Midnight: You said bones.

TrunkSpace: If we were to peel back those bandage layers, who would we find to be the most handsome?
Mummy Cass: What did I just say? You can’t peel the damn things o…
Midnight: I’d have to say… probably Midnight.
Mummy Cass: Ha.

TrunkSpace: Speaking of looks… how does a mummy living in the modern world find love? Does decomposition come into play?
Mummy Cass: Well, ladies dig us cause we know how to have a good time, and we don’t have to put on some kinda ridiculous dog and pony show with fancy cars, hats, rings and whatnot.
Midnight: Hey, I like a good pony show.

Oh, you meant like tiny horses. Ah.

TrunkSpace: Here Come the Mummies write songs that have a tendency to stick in your head. Will they stand the test of time just as you have?
Mummy Cass: That’s not the only place they stick. Seriously, only time will tell, and…
Midnight: Unless somethin’ changes, we’re gonna be around to find out.

TrunkSpace: What are your thoughts on somebody like Rob Zombie who is only undead in name?
Mummy Cass: Still pretty cool.
Midnight: He’s got his own thing.

TrunkSpace: What can fans expect from Here Come the Mummies in 2017?
Mummy Cass: We are always working on new music. Who knows when we’ll put it out? Maybe this year, maybe next. We are playing some brand new stuff right now from the two new records we have out, “Underground” and “A Blessing and a Curse.” Check us out at

Here Come the Mummies tour dates here.

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Listen Up

Madeline Lauer


Singer/songwriter Madeline Lauer is extremely happy with her place in life, both creatively and personally. In fact, it’s a self-acceptance that has had a powerful impact on her career and her music. With two new albums in the works, one that is set to highlight the flip side to discovering love, Lauer is looking forward to a future that she is writing for herself.

We recently sat down with Lauer to discuss her creative confidence, the place where she is most productive as a writer, and the best advice she’s ever received.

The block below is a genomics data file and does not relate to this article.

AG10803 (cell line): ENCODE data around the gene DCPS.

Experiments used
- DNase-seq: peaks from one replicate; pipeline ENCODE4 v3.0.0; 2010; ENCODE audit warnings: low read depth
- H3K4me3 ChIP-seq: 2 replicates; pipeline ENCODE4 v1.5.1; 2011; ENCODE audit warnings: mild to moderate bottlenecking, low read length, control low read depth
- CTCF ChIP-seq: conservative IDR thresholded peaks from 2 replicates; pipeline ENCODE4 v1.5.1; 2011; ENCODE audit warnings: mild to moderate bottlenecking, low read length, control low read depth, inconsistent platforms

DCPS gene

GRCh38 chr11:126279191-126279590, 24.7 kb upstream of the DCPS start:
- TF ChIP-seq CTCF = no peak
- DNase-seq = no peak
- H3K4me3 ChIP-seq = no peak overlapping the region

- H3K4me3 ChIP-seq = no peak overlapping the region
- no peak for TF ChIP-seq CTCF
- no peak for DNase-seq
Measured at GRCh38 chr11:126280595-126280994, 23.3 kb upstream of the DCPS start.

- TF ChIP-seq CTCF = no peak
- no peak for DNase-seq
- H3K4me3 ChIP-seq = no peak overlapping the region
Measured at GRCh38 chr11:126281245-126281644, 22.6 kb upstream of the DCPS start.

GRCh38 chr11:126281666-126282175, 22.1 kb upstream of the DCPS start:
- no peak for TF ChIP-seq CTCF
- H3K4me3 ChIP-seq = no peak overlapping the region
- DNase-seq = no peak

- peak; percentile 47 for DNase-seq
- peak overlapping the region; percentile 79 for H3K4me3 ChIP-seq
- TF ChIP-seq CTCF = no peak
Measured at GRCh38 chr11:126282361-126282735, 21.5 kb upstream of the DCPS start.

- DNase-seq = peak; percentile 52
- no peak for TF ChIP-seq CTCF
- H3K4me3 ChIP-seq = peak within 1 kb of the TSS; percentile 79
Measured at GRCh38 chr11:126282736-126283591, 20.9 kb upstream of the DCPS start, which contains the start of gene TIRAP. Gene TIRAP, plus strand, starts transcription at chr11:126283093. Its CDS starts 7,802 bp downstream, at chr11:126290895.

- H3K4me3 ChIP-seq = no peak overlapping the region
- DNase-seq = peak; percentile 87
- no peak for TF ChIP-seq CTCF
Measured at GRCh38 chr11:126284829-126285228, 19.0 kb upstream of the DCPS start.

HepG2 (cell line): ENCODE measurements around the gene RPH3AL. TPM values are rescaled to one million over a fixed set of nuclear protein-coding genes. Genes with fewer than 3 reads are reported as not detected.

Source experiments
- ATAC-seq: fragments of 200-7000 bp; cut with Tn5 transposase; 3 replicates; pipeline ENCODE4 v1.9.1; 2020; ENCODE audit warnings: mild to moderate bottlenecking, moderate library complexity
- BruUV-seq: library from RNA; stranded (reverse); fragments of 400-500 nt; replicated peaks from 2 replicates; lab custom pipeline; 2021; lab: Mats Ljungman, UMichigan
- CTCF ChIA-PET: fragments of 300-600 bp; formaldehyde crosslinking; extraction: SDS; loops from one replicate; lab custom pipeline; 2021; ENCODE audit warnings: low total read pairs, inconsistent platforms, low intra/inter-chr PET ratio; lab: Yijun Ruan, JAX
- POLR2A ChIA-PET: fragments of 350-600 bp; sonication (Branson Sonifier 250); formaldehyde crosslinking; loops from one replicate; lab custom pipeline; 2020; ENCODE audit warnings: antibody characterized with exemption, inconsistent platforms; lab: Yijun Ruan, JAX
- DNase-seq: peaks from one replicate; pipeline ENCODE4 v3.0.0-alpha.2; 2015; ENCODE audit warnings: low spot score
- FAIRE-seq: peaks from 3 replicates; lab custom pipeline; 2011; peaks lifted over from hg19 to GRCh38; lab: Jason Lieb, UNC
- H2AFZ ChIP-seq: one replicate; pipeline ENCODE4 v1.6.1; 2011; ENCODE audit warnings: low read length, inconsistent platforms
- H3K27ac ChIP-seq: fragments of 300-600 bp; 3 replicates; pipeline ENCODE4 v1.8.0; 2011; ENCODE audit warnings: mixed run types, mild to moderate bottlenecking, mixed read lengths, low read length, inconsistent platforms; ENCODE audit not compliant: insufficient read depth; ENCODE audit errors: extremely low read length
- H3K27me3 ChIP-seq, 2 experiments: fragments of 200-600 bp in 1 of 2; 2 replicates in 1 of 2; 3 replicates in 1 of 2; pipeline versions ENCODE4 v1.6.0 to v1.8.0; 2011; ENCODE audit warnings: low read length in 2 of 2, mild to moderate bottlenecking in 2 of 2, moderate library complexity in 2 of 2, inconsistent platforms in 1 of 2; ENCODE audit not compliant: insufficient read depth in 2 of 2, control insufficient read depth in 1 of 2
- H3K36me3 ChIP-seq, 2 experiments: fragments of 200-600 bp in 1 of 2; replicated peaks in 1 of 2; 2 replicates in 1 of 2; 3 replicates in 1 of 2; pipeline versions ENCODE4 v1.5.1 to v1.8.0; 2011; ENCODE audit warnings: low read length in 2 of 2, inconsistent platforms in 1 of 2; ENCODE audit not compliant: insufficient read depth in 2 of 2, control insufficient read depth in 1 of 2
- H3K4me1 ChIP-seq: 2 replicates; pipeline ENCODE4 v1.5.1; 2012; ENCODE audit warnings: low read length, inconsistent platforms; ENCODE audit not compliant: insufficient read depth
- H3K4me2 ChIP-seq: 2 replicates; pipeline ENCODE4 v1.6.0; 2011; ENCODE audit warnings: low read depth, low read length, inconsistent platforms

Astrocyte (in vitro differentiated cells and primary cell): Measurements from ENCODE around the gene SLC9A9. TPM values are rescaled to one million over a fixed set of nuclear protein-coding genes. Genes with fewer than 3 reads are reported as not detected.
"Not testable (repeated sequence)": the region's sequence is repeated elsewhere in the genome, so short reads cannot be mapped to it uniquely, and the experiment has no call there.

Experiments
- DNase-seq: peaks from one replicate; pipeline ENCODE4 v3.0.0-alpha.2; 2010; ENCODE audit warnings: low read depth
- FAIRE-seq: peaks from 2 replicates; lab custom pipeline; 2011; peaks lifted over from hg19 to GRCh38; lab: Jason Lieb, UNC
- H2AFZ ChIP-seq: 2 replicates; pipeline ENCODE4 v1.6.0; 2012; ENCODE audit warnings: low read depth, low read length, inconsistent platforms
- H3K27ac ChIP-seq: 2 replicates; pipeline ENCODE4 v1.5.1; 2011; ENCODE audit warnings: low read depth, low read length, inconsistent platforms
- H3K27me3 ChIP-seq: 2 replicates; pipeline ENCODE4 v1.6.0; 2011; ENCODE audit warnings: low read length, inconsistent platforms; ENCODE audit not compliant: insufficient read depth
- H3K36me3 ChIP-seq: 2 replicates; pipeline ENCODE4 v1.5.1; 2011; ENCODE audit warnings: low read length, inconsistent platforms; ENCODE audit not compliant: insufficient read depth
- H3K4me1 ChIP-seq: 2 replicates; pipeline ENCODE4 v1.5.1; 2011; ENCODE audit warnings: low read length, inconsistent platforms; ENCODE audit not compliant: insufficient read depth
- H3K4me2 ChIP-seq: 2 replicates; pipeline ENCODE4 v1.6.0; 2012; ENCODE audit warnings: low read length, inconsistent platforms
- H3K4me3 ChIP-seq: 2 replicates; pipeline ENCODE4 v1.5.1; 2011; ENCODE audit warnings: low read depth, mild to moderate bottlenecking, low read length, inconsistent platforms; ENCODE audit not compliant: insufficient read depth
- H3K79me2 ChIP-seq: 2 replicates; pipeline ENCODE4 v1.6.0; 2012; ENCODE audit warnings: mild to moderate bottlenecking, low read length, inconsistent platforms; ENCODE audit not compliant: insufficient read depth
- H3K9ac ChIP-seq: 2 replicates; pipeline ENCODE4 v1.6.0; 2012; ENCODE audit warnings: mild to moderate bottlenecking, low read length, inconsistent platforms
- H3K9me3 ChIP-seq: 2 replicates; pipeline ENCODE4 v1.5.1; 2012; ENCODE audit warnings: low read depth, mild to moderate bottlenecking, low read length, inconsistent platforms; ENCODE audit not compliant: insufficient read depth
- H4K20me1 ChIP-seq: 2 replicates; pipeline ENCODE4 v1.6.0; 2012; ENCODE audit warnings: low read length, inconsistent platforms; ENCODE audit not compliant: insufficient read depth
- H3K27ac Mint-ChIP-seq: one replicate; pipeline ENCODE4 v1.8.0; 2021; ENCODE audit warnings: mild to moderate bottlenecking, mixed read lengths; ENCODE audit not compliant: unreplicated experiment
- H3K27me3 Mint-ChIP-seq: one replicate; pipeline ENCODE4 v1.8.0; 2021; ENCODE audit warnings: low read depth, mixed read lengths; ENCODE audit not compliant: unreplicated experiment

TrunkSpace: We saw that you recently posted on social media how you were 27 and finally comfortable in your own body. We’re curious how that self-acceptance has affected your music? Has it made you more confident in what you’re creating?
Lauer: Yeah. Absolutely. I always say that if I had gotten success at a younger age, I definitely feel like I would have been one of those kids who just fell off the wagon. Everything happens for a reason and sometimes I’m like, “Oh my gosh, I’m much older than I thought I would be before I actually made my real first album.” But, I wouldn’t have wanted it to be any other way because I am so comfortable in who I am now. That’s just part of what happens when you get older. So yeah, I think that has definitely translated into my music because I think it’s unique and different and I’m super confident in it.

TrunkSpace: With that being said, if success had come 10 years ago, do you think you would have made decisions based on what someone else had suggested as opposed to what you really felt?
Lauer: Absolutely! This whole album… everything I’m doing right now is directed by me. It’s not anyone else’s influence or opinion, and over the years, I’ve tried pretty much everything that came my way since I moved out to LA and doing that really helps you figure out what is you and what is not.

TrunkSpace: Can you talk to us about your new album?
Lauer: Yeah. We’re actually starting two projects. The first one we’re doing is a Barrington Levy cover EP. So it’s going to be like four Barrington Levy remixes. He does reggae, so we’re going to kind of keep the same tempo, but make it a little more R&B and a little more modern. So we’re going to put that out and then I’ve started my second album, which I had already pretty much started when I made “Open Book,” but we just kind of separated some of the tracks from the others just because these tracks sounded like a certain album… a certain sound… and then the other ones sounded a little different. Also, when I started “Open Book” I was falling in love and so there’s a lot of happiness in “Open Book,” but in the new album, it’s going to be called “Non-Fiction,” it kind of just talks more about some… darker things. (Laughter)

TrunkSpace: So they each have their own theme?
Lauer: Yeah. Totally. It kind of just happened that way. We just made a bunch of songs and then I was just going through them and listening and I was like, “You know what, this sounds like a collective album and this one sounds like a phase one.”

TrunkSpace: Where are you the hardest on yourself as an artist?